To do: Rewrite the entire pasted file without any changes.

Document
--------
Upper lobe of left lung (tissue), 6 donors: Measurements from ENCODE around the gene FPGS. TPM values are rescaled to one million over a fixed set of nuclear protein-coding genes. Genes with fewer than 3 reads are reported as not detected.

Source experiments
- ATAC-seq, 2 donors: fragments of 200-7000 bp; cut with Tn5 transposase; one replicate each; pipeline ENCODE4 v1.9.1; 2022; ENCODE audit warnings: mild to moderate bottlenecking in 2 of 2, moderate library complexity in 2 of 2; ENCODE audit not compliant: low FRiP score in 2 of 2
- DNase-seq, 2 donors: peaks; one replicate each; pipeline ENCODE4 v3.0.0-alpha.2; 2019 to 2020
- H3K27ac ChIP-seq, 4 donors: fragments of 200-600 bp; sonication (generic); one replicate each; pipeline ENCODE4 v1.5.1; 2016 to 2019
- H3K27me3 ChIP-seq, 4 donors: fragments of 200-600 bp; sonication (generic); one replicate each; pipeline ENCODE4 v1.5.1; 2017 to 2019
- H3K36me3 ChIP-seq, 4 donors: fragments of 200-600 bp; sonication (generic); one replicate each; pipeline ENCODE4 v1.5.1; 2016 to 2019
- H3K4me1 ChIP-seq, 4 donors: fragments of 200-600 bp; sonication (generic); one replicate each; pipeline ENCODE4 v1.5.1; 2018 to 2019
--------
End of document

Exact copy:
Upper lobe of left lung (tissue), 6 donors: Measurements from ENCODE around the gene FPGS. TPM values are rescaled to one million over a fixed set of nuclear protein-coding genes. Genes with fewer than 3 reads are reported as not detected.

Source experiments
- ATAC-seq, 2 donors: fragments of 200-7000 bp; cut with Tn5 transposase; one replicate each; pipeline ENCODE4 v1.9.1; 2022; ENCODE audit warnings: mild to moderate bottlenecking in 2 of 2, moderate library complexity in 2 of 2; ENCODE audit not compliant: low FRiP score in 2 of 2
- DNase-seq, 2 donors: peaks; one replicate each; pipeline ENCODE4 v3.0.0-alpha.2; 2019 to 2020
- H3K27ac ChIP-seq, 4 donors: fragments of 200-600 bp; sonication (generic); one replicate each; pipeline ENCODE4 v1.5.1; 2016 to 2019
- H3K27me3 ChIP-seq, 4 donors: fragments of 200-600 bp; sonication (generic); one replicate each; pipeline ENCODE4 v1.5.1; 2017 to 2019
- H3K36me3 ChIP-seq, 4 donors: fragments of 200-600 bp; sonication (generic); one replicate each; pipeline ENCODE4 v1.5.1; 2016 to 2019
- H3K4me1 ChIP-seq, 4 donors: fragments of 200-600 bp; sonication (generic); one replicate each; pipeline ENCODE4 v1.5.1; 2018 to 2019